Friday, September 29, 2023

Catan, the internet and the marketplace of ideas

When I first got into gaming about twenty years ago, there were three games that seemed to be in every group’s collective game closet: Settlers of Catan, Puerto Rico and Carcassonne. Very quickly, Ticket to Ride got added to that list. (It had to actually get published before anyone was willing to play it)

I’ve found myself thinking about these four games and wondering where to ramble with them. I could write about how the hobby has changed and there isn’t a unifying game like these were anymore.

But honestly, that’s a delusionally nostalgic viewpoint. It’s picturing a world where BGG was the center of the gaming world. Plenty of folks were playing Axis and Allies or Battletech or Titan and didn’t know Catan existed. (And that’s not even getting into Chess or Rummy or Scrabble or Poker or Go or- you get the idea)

Yes, the gaming world has become bigger and more mainstream and more varied. But it’s not like it was a magical Smurf village twenty years ago.

I also don’t think they represent a golden era of gaming and game design. We are talking about a ten-year span. That’s pretty short compared to Mancala or Chess but that’s a long time in the modern market. And it’s not like there haven’t been a ton of great games since then.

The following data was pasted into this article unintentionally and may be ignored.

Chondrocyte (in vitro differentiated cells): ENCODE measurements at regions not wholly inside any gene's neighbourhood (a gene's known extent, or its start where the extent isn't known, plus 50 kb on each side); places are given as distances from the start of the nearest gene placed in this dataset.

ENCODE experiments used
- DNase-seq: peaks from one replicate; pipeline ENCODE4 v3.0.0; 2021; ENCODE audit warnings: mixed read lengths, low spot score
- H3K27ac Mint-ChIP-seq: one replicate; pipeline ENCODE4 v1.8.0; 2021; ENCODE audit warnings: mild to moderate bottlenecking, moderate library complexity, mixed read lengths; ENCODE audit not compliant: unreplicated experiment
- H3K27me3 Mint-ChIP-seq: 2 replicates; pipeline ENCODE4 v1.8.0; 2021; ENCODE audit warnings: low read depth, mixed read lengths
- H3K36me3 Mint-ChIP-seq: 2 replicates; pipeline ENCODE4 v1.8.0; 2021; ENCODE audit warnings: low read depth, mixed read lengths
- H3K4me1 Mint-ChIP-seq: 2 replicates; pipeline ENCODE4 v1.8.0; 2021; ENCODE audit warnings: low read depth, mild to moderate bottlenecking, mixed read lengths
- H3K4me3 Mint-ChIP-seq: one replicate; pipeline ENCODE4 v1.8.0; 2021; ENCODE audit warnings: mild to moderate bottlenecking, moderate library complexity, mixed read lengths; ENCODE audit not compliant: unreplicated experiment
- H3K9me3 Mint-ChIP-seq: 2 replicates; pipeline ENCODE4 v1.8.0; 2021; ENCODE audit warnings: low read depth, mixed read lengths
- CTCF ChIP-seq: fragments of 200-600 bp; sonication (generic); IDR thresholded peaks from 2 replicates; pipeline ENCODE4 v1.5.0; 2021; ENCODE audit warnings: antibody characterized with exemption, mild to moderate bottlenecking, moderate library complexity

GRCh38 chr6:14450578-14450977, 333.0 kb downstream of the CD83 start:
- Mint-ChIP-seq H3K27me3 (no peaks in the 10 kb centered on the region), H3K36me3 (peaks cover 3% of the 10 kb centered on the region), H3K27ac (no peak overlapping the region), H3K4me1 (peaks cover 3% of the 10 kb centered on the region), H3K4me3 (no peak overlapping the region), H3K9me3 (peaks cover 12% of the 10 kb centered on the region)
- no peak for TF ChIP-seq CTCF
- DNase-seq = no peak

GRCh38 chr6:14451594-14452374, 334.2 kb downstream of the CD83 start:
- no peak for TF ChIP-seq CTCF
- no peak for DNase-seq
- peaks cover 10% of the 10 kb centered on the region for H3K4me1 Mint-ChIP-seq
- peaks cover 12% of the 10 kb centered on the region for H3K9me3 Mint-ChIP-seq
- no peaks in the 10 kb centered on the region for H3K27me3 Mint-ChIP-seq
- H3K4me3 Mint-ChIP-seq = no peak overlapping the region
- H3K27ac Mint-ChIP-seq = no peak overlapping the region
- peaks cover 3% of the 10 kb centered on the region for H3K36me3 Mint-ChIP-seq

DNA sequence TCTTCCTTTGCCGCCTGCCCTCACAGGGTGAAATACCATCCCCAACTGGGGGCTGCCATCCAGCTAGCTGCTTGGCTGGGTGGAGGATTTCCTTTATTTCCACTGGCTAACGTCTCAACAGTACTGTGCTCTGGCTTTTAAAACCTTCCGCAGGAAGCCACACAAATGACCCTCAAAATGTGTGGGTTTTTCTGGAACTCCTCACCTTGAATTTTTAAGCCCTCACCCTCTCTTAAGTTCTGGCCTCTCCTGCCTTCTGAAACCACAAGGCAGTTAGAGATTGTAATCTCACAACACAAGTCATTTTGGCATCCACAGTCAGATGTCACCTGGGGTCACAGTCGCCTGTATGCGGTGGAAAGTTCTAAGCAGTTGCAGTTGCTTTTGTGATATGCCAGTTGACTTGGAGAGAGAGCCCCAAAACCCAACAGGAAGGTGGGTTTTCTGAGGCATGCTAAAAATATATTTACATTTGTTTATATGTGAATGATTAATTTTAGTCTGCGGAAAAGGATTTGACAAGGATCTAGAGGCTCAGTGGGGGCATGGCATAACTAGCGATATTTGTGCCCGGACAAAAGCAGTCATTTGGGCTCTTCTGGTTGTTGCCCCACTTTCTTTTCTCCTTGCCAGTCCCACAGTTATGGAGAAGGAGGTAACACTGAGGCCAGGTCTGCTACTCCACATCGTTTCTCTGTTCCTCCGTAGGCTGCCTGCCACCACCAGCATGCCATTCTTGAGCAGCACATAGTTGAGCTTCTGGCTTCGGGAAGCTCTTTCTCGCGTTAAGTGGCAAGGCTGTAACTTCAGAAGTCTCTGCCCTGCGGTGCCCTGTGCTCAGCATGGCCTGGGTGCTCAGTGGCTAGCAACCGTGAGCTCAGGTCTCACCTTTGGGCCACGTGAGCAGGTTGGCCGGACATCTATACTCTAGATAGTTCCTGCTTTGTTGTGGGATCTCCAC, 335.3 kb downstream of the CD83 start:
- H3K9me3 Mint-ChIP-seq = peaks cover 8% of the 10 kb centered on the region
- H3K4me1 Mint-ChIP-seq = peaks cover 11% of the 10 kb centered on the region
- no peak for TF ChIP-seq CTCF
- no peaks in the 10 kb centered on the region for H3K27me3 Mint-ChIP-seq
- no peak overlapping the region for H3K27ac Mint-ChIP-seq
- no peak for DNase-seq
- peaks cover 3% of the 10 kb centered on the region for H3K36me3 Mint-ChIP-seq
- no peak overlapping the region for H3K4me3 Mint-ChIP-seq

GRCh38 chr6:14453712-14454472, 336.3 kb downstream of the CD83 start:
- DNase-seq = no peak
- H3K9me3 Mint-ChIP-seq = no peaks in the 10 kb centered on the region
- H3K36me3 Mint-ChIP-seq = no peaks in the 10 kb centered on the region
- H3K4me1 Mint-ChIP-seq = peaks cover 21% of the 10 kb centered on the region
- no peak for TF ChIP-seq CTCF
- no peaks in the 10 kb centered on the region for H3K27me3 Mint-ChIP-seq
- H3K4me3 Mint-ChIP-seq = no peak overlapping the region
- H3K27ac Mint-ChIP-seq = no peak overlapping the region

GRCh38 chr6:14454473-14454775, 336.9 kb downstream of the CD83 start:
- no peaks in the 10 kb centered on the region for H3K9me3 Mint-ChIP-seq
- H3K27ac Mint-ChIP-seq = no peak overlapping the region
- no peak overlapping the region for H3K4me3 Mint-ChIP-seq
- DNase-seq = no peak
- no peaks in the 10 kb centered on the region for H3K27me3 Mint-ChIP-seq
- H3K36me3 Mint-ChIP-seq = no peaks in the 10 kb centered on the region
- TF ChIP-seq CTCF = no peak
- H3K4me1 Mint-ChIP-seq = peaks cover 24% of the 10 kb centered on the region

My next thought was that the game that actually mattered was Catan because, love it or hate it (I love it), no one can deny that it changed the landscape. But I don’t think that’s quite what I’m looking at either.

Then an idea occurred to me. We are looking at games that came out as the internet was becoming more and more mainstream. It is now so ubiquitous we carry the internet in our pockets but the internet changed so much. (Wow, there are grownups who have always lived in a world with the internet. )

I firmly believe that Carson, Puerto Rico, Carcassonne and Ticket to Ride are all great games that will still getting played twenty years from now. I also think they were in the right place at the right time to take advantage of an algorithm we didn’t even know existed.

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